In the 1993 film Groundhog Day, Bill Murray is condemned to repeat the same day over and over again in a seemingly never-ending cycle. This year’s budget deliberation process is shaping up to be Governor Tony Evers’ own personal Groundhog Day.
Yesterday, the state’s eight-person Building Commission essentially shot down all 88 items in Governor Evers’ proposed $2.4 billion capital budget.
The Building Commission’s rejection doesn’t mean complete defeat for Evers’ capital budget. His proposals will go to the state’s Republican-controlled Finance Committee for further deliberation.
But the budget-writing finance committee has promised to dramatically pare back the Governor’s budget proposals.
This exact chain of events is virtually identical to what happened during the last round of budget negotiations in 2019.
State Representative and Building Commission member Rob Swearingen (R-Rhinelander) said yesterday that Evers’ budget fails to take into account several factors — including forthcoming federal COVID-19 relief funds.
“From my perspective I’m just not comfortable with the amount of money the capital budget spends. This capital budget does not reflect the potential $3.2 billion the state of Wisconsin is going to get from the federal government,” Rep. Swearingen said.
But Department of Administration secretary Joel Brennan pointed out that most of that money has already been earmarked for specific projects.
“There are really four areas that can be targeted with those federal dollars,” he said. “One; the negative impact from COVID-19, especially on specific industries. There’s the ability to support essential workers. There’s the ability to provide services and especially to replace lost revenue in areas where that’s important.
And then there’s a small area where they outline that there can be capital investment. But that’s in infrastructure of water, sewer, broadband — not areas that are in the purview of the state building commission.”
The proposed capital budget allocates nearly one billion dollars for the University of Wisconsin system, including $150 million targeted towards repairing and replacing University infrastructure.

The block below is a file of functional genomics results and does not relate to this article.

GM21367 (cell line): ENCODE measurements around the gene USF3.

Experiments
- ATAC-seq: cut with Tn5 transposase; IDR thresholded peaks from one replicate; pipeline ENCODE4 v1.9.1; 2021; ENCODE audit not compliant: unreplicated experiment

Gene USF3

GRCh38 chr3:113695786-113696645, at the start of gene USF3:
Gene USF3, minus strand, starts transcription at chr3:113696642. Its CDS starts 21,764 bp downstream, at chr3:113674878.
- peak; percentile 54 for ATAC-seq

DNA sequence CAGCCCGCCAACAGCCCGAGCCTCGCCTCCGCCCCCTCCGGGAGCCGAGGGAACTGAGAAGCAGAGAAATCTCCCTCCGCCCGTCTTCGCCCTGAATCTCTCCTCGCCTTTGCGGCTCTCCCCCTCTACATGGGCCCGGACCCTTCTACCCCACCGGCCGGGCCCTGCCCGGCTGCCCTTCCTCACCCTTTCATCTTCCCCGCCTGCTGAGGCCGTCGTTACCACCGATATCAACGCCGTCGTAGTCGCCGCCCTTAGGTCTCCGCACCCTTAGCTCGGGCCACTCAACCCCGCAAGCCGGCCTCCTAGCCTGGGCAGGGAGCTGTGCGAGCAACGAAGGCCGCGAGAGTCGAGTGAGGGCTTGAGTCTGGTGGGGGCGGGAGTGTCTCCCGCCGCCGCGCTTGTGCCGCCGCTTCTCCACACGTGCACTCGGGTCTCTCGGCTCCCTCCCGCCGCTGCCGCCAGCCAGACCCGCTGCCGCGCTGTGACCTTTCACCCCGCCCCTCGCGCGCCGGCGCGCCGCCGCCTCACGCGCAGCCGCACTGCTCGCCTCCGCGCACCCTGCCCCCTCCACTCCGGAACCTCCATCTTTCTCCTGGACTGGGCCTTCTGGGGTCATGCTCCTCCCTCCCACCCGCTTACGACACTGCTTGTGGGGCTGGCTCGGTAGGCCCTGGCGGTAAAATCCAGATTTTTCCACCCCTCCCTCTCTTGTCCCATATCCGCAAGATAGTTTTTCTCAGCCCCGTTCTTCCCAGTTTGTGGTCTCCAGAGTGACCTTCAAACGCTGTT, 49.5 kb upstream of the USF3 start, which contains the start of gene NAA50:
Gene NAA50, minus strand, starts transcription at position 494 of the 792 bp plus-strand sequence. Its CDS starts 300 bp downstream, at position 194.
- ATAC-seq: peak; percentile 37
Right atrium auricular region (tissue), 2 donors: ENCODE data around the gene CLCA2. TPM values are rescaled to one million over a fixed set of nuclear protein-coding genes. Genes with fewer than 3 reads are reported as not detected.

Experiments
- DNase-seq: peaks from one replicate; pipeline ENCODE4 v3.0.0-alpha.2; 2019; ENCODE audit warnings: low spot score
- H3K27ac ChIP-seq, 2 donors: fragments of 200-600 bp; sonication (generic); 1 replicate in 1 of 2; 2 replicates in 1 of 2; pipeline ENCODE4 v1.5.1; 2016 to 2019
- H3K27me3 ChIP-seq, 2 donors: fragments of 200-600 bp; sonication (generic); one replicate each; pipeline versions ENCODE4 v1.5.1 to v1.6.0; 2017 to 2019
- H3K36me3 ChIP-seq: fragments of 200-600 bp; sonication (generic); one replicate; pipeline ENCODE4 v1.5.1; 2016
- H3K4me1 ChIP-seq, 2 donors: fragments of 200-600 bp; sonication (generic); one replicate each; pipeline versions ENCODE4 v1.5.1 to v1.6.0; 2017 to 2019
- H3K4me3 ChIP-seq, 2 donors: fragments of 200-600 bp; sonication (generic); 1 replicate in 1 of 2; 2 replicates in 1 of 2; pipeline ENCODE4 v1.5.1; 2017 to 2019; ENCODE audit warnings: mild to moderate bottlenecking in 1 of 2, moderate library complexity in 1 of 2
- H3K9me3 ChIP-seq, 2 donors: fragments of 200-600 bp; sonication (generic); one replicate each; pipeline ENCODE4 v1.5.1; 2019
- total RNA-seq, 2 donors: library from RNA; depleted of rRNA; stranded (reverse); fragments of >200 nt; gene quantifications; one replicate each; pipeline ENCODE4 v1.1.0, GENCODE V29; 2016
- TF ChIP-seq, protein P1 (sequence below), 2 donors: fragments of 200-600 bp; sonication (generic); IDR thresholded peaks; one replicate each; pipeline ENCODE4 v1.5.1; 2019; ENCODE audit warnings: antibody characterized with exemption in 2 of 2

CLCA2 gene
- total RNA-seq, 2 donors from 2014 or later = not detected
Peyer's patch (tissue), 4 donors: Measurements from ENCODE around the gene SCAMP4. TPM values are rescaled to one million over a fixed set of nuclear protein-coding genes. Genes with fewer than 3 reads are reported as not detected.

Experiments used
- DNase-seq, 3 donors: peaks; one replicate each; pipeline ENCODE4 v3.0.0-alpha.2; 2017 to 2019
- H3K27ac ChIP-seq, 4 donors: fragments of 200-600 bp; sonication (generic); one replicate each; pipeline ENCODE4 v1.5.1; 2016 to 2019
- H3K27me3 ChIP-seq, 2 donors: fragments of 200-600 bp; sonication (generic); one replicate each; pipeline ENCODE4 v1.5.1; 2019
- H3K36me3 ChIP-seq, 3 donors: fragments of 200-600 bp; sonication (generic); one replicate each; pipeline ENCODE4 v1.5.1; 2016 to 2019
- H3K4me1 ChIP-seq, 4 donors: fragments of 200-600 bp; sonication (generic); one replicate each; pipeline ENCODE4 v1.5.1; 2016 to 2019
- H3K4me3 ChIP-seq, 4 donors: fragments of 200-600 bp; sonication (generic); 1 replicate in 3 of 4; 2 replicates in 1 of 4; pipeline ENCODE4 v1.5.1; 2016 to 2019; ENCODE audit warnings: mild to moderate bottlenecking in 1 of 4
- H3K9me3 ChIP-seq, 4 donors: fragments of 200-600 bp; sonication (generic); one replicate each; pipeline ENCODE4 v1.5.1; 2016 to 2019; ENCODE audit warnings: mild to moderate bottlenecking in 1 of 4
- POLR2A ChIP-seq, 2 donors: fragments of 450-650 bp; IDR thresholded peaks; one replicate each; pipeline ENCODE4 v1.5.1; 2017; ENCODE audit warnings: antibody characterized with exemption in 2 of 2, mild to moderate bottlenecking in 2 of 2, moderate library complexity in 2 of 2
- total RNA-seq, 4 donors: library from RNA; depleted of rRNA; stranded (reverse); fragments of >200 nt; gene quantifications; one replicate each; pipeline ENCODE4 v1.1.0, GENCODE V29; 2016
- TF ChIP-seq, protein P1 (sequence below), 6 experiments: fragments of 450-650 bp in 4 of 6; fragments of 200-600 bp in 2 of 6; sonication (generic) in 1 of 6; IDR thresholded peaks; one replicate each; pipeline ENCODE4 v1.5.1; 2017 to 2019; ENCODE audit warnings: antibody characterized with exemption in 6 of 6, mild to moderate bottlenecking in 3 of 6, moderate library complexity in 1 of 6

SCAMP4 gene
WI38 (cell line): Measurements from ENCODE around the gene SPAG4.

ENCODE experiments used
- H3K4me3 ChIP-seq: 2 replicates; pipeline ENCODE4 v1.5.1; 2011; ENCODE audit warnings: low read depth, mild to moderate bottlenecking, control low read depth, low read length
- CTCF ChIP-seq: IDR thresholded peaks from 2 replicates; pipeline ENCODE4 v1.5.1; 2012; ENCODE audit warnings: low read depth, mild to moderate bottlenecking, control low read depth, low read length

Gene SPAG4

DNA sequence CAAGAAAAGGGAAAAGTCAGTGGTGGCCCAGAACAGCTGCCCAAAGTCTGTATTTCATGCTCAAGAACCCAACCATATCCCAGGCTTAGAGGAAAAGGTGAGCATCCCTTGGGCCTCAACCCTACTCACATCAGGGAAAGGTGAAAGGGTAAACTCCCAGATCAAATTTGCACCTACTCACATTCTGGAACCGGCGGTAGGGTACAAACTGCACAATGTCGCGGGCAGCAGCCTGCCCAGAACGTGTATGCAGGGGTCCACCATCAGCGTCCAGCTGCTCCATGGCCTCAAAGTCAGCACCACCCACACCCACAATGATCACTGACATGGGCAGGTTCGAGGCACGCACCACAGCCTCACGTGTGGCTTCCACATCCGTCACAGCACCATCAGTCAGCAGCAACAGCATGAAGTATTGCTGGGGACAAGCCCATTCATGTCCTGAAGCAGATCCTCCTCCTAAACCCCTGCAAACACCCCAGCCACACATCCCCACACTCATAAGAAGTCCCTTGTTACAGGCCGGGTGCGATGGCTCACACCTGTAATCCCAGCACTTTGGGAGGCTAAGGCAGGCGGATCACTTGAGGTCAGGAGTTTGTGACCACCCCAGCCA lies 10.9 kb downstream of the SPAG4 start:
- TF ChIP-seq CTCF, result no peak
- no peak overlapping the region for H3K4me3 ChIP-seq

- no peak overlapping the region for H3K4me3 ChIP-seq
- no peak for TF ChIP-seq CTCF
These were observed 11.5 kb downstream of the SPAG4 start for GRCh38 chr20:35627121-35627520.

State Representative and Commission member Jill Billings (D-Lacrosse) argued that delaying those infrastructure improvements will only drive the costs up, as structural issues worsen and inflation continues.
“These are projects that the Governor and his team, the University system and the board of regents have looked at carefully and they have merit,” she said.
The budget also includes more than $45 million to construct a new juvenile prison in Milwaukee County. Completion of that project would result in the closure of the state’s existing youth prison, which has been mired in controversy.
Locally, the capital budget allocates about four million dollars to begin the planning process for a new historical society museum. The historical society is looking to relocate from their current location at the top of State Street to East Washington Avenue.
At yesterday’s meeting, Governor Evers criticized the Republican commissioners’ decision to punt his proposals. Evers, who is a voting member of the Building Commission, pointed out that the group worked collaboratively to hash out capital budgets proposed by his predecessors.
“This is one of the few opportunities, if not the only one, where the executive branch and legislative branch moves projects forward,” he said.
The capital budget now goes to the Joint Finance Committee for deliberation. That body, which is controlled by Republicans, plays a significant role in revising and drafting the states’s budget.